By J. S. Lomont (Auth.)

ISBN-10: 1483231321

ISBN-13: 9781483231327

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**Example text**

For the quaternion matrix group, the sum on the left becomes |(2x2-6x2) = -1, so the group is of the second kind. Since matrix groups of the first or second kind are equivalent to their complex conjugates, it follows that their characters must be real functions. Further, it follows from our theorems on the equivalence of matrices that every matrix of a group of second kind is equivalent to a real matrix (but the same transformation matrix need not transform every matrix of the group to real form).

We come now to the study of a subgroup which will be of considerable use in representation theory. By a commutator (in a group) is meant a group element which can be expressed as a product of group elements in the form Α~λΒΛΑΒ. The commutator which was used for matrices is not used here because groups have no operation of addition. However, what we were usually interested in was whether or not the commutator of two matrices was zero. But, if Dx and D2 are nonsingular, then [Dlt D2] = 0 if and only if Dx D2 D^D^1 = I.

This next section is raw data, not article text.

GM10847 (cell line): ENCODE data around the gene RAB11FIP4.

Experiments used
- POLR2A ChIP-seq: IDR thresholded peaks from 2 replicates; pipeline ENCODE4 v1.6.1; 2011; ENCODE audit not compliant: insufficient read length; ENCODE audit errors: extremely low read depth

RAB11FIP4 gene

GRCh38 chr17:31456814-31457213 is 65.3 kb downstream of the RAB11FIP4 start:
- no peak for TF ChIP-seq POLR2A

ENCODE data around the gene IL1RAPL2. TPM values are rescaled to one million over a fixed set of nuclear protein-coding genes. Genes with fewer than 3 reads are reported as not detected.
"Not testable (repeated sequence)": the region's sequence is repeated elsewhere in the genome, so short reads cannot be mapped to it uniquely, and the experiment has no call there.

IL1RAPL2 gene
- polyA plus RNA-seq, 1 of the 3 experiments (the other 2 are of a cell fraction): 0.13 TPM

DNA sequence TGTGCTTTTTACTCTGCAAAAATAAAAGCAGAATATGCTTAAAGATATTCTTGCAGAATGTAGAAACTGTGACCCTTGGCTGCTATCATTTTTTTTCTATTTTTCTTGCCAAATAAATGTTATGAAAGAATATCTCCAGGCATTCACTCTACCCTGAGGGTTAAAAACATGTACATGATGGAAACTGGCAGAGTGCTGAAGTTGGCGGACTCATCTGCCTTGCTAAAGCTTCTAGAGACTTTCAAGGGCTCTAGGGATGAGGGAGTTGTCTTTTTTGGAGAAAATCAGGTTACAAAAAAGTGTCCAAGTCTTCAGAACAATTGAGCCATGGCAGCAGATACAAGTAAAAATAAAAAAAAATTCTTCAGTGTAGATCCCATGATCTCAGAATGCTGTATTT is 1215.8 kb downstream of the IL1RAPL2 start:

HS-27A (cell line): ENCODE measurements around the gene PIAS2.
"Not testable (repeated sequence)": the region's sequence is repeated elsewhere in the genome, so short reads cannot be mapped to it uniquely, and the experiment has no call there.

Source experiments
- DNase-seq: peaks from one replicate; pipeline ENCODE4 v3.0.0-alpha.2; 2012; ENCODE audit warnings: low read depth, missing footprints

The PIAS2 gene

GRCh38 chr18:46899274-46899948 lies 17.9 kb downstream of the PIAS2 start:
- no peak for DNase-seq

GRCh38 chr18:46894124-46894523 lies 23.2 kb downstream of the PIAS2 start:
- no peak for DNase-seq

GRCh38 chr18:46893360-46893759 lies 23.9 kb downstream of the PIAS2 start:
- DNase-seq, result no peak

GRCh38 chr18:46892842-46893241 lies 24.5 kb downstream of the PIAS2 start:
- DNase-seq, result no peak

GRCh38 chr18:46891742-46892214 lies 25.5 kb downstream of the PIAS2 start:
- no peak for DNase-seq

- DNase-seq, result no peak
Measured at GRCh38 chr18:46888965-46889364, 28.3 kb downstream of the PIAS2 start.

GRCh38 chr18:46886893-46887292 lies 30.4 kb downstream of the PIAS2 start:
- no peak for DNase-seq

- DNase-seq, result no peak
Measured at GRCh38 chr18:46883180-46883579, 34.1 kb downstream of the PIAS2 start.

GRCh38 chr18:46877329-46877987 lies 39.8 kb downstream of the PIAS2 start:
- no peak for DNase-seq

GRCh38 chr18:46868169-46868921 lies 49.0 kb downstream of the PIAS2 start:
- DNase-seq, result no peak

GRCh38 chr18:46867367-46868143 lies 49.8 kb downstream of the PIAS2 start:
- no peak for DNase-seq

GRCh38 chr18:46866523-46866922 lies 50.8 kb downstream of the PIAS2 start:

30 II. GROUPS I D, 1 2 3 4 5 2 3 / 1 5 4 1 5 4 2 3 / 3 4 5 / 1 2 4 2 1 5 / 3 5 / 3 4 2 1 Clearly, the elements / , alt and

### Applications of Finite Groups by J. S. Lomont (Auth.)

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